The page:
Coast Guard Academy Alumni Association President Andrea Marcilla, right, gives a tour of the Academy’s newly completed Maritime Center of Excellence to Sen. Richard Blumenthal, D-Conn., on Wednesday, Oct. 12, 2022. (Photo by Seth Jacobson/Courtesy of the Coast Guard Academy Alumni Association)
U.S. Coast Guard Academy Superintendent Rear Adm. Sandra Stosz, left, pins Capt. Andrea Marcille with her first Command Ashore pin following Marcille’s induction ceremony to assume command on the steps of the Coast Guard Leadership Development Center’s Yeaton Hall at the Coast Guard. Academy on Thursday 29 August 2013.
Retired Coast Guard Capt. Andrea Marcille said she is from New London with her family, and she and her husband “made it very intentional to fight hard to stay here.”
And it worked. From 2003 until her retirement in 2014, she served as Barque Eagle’s first female commanding officer, the Coast Guard Academy’s chief of training, and then the commanding officer of the Academy’s Leadership Development Center.
Since 2015, after 25 years in the Coast Guard, she has served as the President of the US Coast Guard Academy Alumni Association, also the first woman in that role. The organization has seen $47.1 million in donations over the past eight years, compared to $23.6 million in the eight years prior to Marcille’s tenure.
During this time, the association has also overseen the fundraising and signing of contracts for the new 20,000-square-foot maritime excellence unit located on the Academy’s waterfront.
Now Marcille is being recognized for his contribution outside the Academy. At its conference last week, the Council for the Advancement and Support of Education presented Marcille with the Chief Executive Leadership Award for District 1, which covers New England and parts of Canada.
In a letter of recommendation for the award, Rear Adm. William Kelly said when he became the Academy’s superintendent in 2019: “I soon noticed that there was no part of the Academy community where the presence of Andrea and his team was not felt. It was amazing to see him lead significant development efforts that broke historical support records year after year.”
He cited the new strength and conditioning center and cyber lab as examples of projects made possible by a $32 million fundraising campaign launched by Marcille.
Marcille said she grew up with a Navy chief father who wanted one of his five children to join the military. She applied to the U.S. Naval Academy, but post-graduation assignments there were more limited for women, and the Coast Guard Academy recruited her to play softball, “if you could call it that in the ’80s.”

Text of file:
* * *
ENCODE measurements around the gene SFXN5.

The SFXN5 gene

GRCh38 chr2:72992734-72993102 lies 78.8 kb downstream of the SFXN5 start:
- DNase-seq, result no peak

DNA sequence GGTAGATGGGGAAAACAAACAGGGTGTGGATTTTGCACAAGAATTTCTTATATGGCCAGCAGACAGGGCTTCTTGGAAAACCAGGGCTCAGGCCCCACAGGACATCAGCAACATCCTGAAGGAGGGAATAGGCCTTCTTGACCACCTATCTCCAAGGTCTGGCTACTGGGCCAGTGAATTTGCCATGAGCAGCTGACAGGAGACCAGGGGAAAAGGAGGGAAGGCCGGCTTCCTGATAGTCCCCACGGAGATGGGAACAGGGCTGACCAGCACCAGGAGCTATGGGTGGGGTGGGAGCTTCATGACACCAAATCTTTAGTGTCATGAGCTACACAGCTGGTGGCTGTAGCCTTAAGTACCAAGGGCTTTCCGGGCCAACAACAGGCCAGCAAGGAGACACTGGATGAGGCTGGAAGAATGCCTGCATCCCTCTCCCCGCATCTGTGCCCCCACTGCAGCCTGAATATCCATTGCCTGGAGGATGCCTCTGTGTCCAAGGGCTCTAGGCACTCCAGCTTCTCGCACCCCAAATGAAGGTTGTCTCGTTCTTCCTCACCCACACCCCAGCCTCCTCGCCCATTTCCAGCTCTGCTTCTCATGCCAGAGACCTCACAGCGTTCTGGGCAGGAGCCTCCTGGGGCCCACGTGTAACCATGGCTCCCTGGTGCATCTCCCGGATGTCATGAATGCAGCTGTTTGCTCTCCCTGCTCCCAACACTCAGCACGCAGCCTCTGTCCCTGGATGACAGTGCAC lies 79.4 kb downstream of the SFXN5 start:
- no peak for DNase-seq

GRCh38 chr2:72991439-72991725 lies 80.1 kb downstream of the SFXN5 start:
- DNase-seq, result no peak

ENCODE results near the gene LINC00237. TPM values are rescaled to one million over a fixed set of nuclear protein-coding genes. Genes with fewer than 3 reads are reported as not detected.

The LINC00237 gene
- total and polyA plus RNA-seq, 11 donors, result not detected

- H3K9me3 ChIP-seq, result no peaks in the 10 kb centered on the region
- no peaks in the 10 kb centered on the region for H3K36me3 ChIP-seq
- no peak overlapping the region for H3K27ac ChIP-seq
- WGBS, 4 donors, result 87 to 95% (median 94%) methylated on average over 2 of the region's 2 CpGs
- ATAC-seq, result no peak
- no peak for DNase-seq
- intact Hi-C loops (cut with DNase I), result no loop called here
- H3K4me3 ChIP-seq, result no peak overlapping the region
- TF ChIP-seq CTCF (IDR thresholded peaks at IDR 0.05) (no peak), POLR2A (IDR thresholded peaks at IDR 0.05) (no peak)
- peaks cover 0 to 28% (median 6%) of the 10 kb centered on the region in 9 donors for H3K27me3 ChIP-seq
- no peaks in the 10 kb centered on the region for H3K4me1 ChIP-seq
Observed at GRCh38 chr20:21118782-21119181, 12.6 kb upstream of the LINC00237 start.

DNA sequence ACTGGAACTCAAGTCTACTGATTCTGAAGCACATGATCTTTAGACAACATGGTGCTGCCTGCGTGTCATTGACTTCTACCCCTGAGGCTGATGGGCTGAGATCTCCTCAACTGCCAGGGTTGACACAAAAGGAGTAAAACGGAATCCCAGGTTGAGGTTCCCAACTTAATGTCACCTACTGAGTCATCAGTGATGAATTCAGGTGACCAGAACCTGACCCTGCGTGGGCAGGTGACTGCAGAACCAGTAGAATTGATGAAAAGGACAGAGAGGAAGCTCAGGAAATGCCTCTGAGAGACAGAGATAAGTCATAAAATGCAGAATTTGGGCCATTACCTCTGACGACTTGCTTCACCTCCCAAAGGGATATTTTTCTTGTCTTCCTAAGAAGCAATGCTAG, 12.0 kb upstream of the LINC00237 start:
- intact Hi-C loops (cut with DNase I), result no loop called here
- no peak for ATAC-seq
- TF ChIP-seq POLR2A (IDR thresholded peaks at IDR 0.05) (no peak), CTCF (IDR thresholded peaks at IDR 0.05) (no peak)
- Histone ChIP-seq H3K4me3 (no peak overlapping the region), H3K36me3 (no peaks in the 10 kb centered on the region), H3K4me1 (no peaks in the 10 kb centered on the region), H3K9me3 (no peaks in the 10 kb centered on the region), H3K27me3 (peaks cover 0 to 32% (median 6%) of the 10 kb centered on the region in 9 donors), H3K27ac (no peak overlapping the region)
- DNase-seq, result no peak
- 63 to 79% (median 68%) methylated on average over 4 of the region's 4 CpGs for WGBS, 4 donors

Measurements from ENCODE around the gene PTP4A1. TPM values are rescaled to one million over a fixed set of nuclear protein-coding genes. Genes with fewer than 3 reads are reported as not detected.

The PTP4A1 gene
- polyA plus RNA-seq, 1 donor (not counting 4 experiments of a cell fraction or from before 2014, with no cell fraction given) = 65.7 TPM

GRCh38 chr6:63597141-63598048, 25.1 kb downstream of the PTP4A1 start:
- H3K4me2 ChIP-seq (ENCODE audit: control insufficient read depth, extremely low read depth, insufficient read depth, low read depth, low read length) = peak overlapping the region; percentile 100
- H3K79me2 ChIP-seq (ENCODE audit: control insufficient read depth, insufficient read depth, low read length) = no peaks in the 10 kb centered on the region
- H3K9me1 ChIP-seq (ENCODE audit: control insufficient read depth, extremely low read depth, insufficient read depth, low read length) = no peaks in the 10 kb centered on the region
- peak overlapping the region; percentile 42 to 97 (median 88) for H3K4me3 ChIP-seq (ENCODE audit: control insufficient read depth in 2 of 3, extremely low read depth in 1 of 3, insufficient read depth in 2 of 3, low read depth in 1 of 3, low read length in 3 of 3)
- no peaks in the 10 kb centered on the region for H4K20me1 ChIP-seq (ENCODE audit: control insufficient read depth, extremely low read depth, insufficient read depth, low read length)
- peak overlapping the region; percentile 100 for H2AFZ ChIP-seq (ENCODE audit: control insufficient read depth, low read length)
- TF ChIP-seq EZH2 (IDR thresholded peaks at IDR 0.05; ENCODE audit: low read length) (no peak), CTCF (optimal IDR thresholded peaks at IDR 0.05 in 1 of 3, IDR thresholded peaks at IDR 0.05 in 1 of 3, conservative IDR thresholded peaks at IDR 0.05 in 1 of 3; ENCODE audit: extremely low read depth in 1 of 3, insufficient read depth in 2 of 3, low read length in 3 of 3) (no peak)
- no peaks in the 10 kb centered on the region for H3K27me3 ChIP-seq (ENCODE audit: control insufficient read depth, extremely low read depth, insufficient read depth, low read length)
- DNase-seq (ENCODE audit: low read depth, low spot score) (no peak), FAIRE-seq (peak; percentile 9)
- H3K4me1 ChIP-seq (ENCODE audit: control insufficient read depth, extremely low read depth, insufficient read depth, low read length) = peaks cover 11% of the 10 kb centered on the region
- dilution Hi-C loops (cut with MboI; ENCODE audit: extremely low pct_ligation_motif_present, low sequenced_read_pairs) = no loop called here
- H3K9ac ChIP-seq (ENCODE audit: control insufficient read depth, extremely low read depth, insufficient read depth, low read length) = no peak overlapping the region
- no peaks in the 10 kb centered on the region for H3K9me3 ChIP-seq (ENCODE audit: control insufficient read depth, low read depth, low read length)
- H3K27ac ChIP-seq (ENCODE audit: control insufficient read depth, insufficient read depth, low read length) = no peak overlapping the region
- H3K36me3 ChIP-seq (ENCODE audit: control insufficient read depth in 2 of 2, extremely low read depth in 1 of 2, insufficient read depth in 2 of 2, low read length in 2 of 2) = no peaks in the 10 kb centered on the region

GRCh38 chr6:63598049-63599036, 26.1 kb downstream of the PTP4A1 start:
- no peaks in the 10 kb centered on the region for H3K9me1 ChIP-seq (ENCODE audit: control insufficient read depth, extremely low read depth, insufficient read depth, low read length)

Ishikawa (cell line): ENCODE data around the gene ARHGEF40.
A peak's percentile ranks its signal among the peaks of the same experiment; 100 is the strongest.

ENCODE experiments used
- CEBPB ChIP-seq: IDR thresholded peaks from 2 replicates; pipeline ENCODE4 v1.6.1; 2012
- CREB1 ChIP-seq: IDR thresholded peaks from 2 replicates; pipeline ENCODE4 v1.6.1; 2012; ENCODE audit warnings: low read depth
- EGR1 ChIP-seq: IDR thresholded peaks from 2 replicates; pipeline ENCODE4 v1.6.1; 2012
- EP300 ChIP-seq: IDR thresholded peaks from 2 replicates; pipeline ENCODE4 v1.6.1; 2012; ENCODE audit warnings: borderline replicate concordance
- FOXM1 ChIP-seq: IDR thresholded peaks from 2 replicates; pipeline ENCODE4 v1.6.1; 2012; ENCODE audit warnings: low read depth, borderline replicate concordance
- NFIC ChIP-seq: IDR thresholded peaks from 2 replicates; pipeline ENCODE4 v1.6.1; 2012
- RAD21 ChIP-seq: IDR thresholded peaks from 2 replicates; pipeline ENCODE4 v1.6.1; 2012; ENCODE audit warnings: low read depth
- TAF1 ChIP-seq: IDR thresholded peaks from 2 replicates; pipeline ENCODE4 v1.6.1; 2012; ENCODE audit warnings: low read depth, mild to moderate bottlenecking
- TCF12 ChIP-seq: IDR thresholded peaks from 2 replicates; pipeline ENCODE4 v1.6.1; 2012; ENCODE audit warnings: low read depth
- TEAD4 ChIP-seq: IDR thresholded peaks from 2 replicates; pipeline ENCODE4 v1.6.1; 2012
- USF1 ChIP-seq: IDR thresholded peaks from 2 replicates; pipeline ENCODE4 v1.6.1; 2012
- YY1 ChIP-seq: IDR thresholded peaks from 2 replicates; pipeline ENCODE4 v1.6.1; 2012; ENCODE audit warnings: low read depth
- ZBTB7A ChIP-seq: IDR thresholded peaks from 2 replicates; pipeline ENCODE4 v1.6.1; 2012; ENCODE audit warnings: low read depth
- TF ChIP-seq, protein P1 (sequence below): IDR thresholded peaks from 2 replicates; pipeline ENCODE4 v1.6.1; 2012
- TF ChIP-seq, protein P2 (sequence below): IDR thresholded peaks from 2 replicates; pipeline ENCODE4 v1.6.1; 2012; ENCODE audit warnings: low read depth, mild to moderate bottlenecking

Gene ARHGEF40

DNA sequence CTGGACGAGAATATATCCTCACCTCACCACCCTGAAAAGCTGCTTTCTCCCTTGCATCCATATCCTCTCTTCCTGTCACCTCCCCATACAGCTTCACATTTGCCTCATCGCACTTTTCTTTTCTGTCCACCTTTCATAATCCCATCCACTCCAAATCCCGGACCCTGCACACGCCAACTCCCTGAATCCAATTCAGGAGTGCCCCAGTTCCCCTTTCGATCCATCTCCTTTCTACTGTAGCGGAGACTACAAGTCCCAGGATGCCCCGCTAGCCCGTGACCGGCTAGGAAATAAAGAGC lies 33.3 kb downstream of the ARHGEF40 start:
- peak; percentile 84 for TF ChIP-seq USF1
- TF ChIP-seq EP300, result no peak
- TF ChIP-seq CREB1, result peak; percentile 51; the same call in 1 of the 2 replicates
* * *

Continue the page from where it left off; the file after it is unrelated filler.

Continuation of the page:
After graduating at the top of his class from New London High School, the civil engineering major graduated at the Academy in the middle of his class, saying he had “never been challenged like that” academically.
The class of 1989 had a much smaller percentage of female cadets, and Marcille said that while she was fortunate enough to play softball and volleyball, “there just weren’t as many opportunities. Women weren’t keeping up. I love the fact that it’s changed now.”
After graduation, Marcille served on a couple of ships before becoming commanding officer of the U.S. Coast Guard Cutter Pea Island, a 110-foot patrol boat in Mayport, Fla. Marcille considers this position between 1996 and 1998 to be the highlight of her career. .
“I don’t know that I was really a leader until I was in command of a patrol boat,” Marcille said. He then earned a master’s degree in instructional systems engineering, was stationed at the Training Center in Cape May, and returned to New London to serve in the Eagles.
Marcille said she “needed a lot of mentoring and coaching to be confident in my voice and my opinion and just stepping in to solve problems.”
She doesn’t see a problem with self-confidence among young women in the Coast Guard today, but she sees the benefits of mentoring “in understanding that we don’t all have to be made of the same cloth.” You come with your own feelings and experiences, skills and knowledge.”
Around 2007, as the Academy’s Chief of Education, Marcille and then-Professor Laurel Goulet created a cadet mentoring program that still exists today.
“His impact is most remarkable when one considers the profound success of the many Coast Guard officers he trained and mentored,” alumni association board chairman James J. Smith wrote in his letter of recommendation for the award.
As president of the alumni association, Marcille has also managed diversity, equality and inclusion. In 2019, he hired a consultant to study how the organization could help the Academy’s response to racist incidents between cadets, which led to the formation of the DEI Strategic Action Team of 16 alumni.
Marcille also served as a volunteer assistant softball coach at the Academy from 2008-2012 and currently serves on the boards of the Southeastern Connecticut Cultural Coalition and the James A. Greenleaf Jr. Memorial Scholarship Fund.